10 Most In-Demand Nurse Practitioner Specialties

Nurse practitioners are a driving force in healthcare that provide meaningful care to scores of individuals. These professionals practice nursing at a high level and their duties often overlap with that of physicians. If you’re curious about pursuing a career as a nurse practitioner, it can help to be aware of the many specialties within the profession.

Here the 10 most in-demand nurse practitioner specialties.

1 – Family Care Nurse Practitioner

 Family care nurse practitioners focus on providing care to individuals throughout their lives. This means that these professionals treat children, teens, adults, and older adults in their practice, oftentimes developing prolonged relationships with patients.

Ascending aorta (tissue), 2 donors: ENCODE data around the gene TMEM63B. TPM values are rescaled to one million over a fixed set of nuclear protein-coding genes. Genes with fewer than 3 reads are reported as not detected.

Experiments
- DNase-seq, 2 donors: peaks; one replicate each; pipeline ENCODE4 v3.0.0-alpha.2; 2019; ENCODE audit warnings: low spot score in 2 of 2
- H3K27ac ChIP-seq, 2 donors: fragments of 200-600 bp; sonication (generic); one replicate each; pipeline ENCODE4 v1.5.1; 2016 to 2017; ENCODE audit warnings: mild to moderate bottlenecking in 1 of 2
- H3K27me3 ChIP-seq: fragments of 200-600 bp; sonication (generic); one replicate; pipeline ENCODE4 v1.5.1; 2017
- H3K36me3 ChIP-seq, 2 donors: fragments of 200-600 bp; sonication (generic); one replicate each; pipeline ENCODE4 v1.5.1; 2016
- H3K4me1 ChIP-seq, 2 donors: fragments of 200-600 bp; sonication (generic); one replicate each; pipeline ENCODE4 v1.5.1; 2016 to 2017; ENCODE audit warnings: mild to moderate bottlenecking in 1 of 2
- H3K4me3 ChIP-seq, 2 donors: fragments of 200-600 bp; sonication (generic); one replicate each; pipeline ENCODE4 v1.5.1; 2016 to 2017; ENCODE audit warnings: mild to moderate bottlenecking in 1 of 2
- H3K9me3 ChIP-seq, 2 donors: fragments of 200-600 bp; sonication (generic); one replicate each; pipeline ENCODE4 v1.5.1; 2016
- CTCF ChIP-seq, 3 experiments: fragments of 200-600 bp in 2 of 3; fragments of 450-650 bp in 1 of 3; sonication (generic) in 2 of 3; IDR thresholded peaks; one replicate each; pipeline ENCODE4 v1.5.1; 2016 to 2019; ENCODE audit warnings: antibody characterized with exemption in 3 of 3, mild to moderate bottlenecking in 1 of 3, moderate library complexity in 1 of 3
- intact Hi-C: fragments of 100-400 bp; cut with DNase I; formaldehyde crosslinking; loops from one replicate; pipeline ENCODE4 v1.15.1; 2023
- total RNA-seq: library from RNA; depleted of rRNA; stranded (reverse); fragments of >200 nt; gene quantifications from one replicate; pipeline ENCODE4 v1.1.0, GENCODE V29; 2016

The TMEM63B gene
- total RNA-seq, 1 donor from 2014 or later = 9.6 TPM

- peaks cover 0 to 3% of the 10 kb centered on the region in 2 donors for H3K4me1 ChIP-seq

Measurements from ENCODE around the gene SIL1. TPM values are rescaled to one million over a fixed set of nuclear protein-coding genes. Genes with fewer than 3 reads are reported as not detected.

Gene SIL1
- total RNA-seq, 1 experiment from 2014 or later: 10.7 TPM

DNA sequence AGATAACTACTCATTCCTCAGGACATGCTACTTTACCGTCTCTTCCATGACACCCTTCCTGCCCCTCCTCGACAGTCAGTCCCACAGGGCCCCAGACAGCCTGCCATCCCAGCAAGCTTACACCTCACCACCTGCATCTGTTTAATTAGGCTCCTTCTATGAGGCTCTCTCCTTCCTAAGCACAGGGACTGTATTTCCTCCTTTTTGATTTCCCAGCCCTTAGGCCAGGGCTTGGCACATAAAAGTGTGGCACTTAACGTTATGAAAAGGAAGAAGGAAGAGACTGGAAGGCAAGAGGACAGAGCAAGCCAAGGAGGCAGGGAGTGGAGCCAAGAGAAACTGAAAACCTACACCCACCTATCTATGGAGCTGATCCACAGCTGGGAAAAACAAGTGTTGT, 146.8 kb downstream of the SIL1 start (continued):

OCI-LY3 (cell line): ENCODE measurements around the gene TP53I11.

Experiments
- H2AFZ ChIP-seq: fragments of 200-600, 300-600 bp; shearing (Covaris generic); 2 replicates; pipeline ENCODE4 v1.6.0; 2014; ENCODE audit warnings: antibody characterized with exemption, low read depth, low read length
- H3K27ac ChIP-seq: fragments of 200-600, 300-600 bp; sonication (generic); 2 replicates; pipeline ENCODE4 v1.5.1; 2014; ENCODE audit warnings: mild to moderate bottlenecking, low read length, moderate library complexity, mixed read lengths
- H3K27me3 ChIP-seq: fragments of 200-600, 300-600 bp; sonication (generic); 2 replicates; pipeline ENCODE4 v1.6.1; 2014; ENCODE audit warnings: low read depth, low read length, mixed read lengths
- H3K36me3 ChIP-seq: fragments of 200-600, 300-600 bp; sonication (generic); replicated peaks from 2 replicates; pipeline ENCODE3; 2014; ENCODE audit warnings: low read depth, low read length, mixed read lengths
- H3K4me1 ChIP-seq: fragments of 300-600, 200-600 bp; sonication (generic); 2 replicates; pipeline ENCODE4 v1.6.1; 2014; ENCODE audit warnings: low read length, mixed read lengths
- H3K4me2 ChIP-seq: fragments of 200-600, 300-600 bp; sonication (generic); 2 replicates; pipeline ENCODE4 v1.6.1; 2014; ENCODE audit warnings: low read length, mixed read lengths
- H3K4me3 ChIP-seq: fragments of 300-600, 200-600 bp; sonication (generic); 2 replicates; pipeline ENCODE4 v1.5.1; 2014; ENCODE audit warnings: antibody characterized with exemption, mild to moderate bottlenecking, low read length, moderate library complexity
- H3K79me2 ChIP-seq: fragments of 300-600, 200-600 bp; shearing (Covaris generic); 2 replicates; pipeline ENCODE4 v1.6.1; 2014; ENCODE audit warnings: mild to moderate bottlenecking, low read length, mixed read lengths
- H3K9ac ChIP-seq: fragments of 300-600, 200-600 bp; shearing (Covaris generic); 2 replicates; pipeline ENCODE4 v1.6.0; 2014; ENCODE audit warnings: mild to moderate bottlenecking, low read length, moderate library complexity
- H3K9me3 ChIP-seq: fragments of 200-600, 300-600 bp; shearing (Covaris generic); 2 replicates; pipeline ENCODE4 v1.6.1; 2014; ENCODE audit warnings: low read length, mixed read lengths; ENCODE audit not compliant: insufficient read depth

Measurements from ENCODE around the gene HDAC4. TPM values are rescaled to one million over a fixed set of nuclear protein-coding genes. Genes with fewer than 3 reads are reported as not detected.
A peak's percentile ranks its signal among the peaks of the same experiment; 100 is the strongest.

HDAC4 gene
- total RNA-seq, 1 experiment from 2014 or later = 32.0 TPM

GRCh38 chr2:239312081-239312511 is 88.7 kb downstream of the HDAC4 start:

The broad nature of family care allows nurse practitioners in this specialty to practice a wide variety of services and requires an advanced knowledge of healthcare practices. Their duties can range from performing physical exams on patients to treating chronic illnesses over the span of years.

2 – Pediatric Nurse Practitioner

 Pediatric nurse practitioners specialize in providing care to children throughout their childhood. This means that these professionals can potentially treat the same patient over the course of several years through to young adulthood.

Typically, pediatric care nurse practitioners will treat many different illnesses that are specific to children. These include ailments such as Kawasaki disease and certain infections common to children.

3 – Adult Gerontology Nurse Practitioner

 Adult gerontology nurse practitioners specialize in providing care to older adults. These professionals specialize in treating age-related ailments that their older patients are afflicted by.

In addition to treating certain illnesses, adult gerontology nurse practitioners will also provide patients with strategies and tips to maintain and promote good health as they age. This highlights the two-fold nature of the role, focusing on not only treating certain illnesses but also preventing the decline of health in various ways.